Nonetheless our rabbis repeatedly demonized Esau.  Those images never changed.  We have demonized his descendants, the Palestinians.

Today, amidst the very unsettling situation in Israel, to us, all Palestinians are potentially the next stabbers of Jews.  Let me be clear. Terrorist acts must be confronted harshly.  Whatever Israeli military personnel or police do to stop the perpetrator is justified … practically and morally.

But who is this knife-wielding Palestinian?  Is he evil?  If not, why did he do this terrible thing?  Isn’t it reasonable to ask how his circumstances – his home life, his education, his life experiences, among other factors – have impacted him?

Of course, circumstances never force a person to act in a particular way.  He has a choice.  But those circumstances can impact him in significant ways.  The Shin Bet, Israel’s security service, certainly thinks so.

Earlier this week, the Shin Bet released a report about the people who have perpetrated stabbings in recent weeks.  It found that many of those young perpetrators acted based on “national, economic and personal deprivation.”  To us, these perpetrators are “animals” and Palestinians are “terrorists.”

But here is a truth that too few of us consider, and the Shin Bet report only reinforces what we already know.  Palestinians suffer – They suffer at the hands of their irresponsible leadership, and they suffer because of what Israel must do to protect its citizens.

A young Palestinian is hopeless.  He has no job.  His freedom of movement is curtailed…and the situation never changes.  He has no reason to think it ever will change. That is the agonizing reality of Palestinians on the West Bank today.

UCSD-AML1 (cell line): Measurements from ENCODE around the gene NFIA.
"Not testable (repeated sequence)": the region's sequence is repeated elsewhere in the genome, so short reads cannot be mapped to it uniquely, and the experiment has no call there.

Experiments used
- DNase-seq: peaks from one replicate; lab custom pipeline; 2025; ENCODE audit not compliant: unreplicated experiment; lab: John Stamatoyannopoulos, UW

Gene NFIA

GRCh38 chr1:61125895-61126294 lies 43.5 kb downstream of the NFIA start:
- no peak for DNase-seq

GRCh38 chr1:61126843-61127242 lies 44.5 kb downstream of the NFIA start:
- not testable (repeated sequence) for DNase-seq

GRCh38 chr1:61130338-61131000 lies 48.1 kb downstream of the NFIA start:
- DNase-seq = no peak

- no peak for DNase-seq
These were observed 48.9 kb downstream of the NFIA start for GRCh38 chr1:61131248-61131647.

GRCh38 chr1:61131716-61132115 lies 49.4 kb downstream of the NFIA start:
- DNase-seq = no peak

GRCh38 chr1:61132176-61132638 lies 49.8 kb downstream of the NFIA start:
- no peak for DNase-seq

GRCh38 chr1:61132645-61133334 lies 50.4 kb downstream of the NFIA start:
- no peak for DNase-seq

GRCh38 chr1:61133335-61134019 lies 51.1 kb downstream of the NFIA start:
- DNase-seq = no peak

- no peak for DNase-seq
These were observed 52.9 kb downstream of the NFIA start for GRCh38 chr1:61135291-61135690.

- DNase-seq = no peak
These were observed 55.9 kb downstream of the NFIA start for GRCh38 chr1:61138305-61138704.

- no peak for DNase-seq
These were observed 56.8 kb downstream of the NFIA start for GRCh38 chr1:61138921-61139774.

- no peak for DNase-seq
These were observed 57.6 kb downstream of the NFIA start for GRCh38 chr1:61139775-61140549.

Some fall prey to the anti-Semitic education they have received or to incitement and to glorification of terrorism in Palestinian society.  But are they really evil?  We cannot justify their actions, of course.   But we can understand them, and we can curse the Palestinian leadership that has educated its youth to hate.

Someday, God-willing, new Palestinian leadership will arise, and Israel will find a true partner for peace…difficult to imagine, of course, but a vision we must always lift up. In the meantime, however, let us recognize that our demonization of Palestinians will only get in the way of working toward the realization of that vision.

The midrash I cited earlier – Jacob and Esau still in the womb, Jacob struggling to get to the yeshiva and Esau struggling to get to the idolatrous temple – should be a cautionary tale for us today.

Demonization harms and only irreparably separates.  It precludes the possibility of any positive future.  Stereotypes, especially when events seem to reinforce them, are difficult to change.

So, even as we pray for the safety and well-being of our brothers and sisters in Israel, let us confront our demonized images of Palestinians. Then, I pray we will be able to address them.

Shabbat Shalom.